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Orchids are incredibly popular houseplants, especially at Christmas, as they’re relatively easy to grow. You normally buy them in full bloom, but what do you do when your orchid stops flowering and starts to look a little sorry for itself?
Most orchids are epiphytes. They grow on the surface of tropical trees and obtain their moisture and nutrients from the air, rain, water or debris that accumulates around them. They’re not parasitic; they grow on the tree merely for physical support.
When we bring them into our homes we cannot replicate a tropical rainforest, but we can mimic some of its growing requirements.
Obviously, orchids don’t grow in pots in the rainforests. Their roots are free and can breathe.
In our homes, the pot helps hold the orchid mix and helps hold water around the roots.
The roots will tell you if your orchid is sad or happy. Just like the leaves, orchid roots photosynthesize. Therefore, growing in clear pots makes sense, as the roots are exposed to the daylight.
Also, keep your orchid in the smallest pot possible. When you water the plant the orchid mix will darken, and the clear pot means that you can easily observe when it’s dry as it fades to a paler colour.
The Home Depot describes how to care for orchids
However, when your orchid is in flower you can always put it in to a ceramic pot to display it in its full glory. Spent stems should also be cut back immediately to encourage new stems, which should be clipped to the support.
Watering should be done once a week, but no more. Like every plant, orchids need water and oxygen. When you turn the tap on the water that comes out contains oxygen, which is good, but if you soak your orchid without the water draining away then the oxygen soon depletes, and your roots rot.
When it rains in tropical rainforests you normally get a burst of rain, then it stops, and then another burst and so on. You can replicate this to some extent at home by flushing your orchid plant with water.
Take your orchid to the sink and turn on the tap for a few seconds.
Turn it off and let the water drain away. Repeat the process three or four times.
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The orchid mix will darken in colour and be completely saturated while any excess water will have drained away. I have my favourite orchid by our back door, which it loves. I also have a clear plastic tray under my clear orchid pot.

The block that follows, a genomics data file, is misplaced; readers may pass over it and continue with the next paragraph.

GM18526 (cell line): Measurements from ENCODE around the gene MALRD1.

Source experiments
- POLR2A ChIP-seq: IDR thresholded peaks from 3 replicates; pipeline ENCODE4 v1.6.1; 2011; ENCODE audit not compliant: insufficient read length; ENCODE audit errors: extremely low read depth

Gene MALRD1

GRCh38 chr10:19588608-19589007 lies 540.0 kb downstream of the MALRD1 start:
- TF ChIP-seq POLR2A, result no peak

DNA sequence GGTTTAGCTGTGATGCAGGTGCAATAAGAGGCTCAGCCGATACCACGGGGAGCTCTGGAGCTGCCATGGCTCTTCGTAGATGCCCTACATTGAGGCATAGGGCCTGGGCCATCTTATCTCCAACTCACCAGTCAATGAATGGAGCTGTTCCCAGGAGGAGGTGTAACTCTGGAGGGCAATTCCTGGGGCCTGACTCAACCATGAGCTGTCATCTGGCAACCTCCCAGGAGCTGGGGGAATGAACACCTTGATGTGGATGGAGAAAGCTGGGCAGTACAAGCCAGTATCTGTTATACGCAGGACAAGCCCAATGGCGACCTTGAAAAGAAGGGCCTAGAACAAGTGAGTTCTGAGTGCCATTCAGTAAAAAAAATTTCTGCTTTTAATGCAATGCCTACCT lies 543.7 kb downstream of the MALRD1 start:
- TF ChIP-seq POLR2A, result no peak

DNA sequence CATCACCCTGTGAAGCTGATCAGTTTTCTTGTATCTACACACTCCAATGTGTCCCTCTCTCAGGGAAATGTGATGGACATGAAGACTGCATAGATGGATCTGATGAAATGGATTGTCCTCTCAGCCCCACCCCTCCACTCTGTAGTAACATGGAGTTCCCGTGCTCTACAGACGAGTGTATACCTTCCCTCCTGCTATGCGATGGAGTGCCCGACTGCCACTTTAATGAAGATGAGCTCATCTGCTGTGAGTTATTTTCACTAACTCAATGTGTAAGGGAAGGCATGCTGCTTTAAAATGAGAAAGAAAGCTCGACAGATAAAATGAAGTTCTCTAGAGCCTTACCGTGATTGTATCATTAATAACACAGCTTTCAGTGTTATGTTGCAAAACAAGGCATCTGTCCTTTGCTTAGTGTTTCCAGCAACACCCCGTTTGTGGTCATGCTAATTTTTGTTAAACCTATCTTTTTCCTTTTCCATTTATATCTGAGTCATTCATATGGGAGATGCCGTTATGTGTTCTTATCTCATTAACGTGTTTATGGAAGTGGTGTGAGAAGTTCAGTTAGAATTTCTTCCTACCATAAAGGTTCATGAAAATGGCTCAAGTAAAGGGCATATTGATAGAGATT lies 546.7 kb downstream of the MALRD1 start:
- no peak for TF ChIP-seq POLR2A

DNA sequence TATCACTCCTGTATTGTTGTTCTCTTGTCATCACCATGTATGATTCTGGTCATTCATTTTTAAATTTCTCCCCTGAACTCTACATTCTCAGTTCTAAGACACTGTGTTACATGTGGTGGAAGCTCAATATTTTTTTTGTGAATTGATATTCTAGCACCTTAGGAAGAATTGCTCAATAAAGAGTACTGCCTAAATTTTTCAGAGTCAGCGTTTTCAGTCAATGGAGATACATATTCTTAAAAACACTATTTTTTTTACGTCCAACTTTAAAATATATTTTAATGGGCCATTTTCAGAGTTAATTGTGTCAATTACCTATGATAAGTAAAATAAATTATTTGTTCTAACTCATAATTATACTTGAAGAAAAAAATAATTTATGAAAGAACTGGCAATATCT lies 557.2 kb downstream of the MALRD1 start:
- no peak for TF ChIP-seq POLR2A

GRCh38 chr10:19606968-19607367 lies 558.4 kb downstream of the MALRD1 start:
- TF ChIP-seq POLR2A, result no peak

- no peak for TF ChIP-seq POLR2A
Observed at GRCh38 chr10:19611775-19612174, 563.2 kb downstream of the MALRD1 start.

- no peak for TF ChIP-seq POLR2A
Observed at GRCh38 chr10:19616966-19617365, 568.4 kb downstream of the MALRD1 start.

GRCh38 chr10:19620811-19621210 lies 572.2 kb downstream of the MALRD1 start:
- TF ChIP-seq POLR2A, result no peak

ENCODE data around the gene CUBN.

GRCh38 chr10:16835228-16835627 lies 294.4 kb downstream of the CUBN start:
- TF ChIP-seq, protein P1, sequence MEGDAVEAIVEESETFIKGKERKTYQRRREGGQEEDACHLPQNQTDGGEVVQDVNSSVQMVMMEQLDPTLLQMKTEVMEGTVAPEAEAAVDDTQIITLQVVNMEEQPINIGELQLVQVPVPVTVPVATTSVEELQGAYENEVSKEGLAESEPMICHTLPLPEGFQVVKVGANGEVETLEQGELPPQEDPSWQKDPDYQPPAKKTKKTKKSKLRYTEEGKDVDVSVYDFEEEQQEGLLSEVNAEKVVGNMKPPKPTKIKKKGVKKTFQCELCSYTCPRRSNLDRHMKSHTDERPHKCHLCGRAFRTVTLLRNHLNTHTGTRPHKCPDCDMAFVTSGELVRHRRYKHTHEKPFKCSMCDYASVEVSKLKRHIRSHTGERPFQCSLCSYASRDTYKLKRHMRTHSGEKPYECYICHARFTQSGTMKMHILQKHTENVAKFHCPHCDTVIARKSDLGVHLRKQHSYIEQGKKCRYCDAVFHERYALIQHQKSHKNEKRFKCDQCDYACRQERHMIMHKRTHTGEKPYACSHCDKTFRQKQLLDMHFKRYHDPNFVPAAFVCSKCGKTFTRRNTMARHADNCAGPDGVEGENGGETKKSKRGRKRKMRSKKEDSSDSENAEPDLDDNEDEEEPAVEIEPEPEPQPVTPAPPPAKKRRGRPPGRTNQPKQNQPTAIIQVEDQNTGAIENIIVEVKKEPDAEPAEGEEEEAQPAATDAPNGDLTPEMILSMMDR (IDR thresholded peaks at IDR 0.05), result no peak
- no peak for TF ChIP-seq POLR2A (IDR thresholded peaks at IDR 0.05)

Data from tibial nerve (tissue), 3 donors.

After I have watered my orchid, as above, any residual water will collect in the tray.
It’s never a lot, but it copies the idea of some water collecting in debris around the orchid in the wild, which it taps into when needed. But its roots are never sitting in water.
The tray also helps with humidity around the plant. As water evaporates the orchid benefits from it.
You can also spray the leaves with water, but never the flowers. Also, look at the roots. If they are green then do not water, but if they are silvery-grey then water.
The mantra to follow is “if in doubt about watering, wait as too little is better than too much”.
Every week feed your orchid with an orchid fertiliser, but ensure the fertiliser is weak, as orchids don’t require a lot of fertiliser.
You can buy orchid water which has the right balance of nutrients.
Normally, orchids prefer a bright but indirect windowsill or conservatory that faces east or west, which mine does.
If you have Phalaenopsis, then the daytime temperature should be c. 24 degrees Celsius. While Dendrobium orchids like mine like it a little cooler c. 18 degrees Celsius. If a leaf gets scorched by the light don’t remove the damaged leaf unless there are a several healthy leaves.
Finally, if your orchid has stopped flowering then, after two or three years, remove it from the pot, throw away the old mix, cut off any noticeably brown roots and then repot it into some fresh orchid mix, but leave it in the same pot.
They like to be root-bound. This mix needs to be open and airy yet be able to hold on to an appropriate amount of moisture to allow the orchid to thrive.
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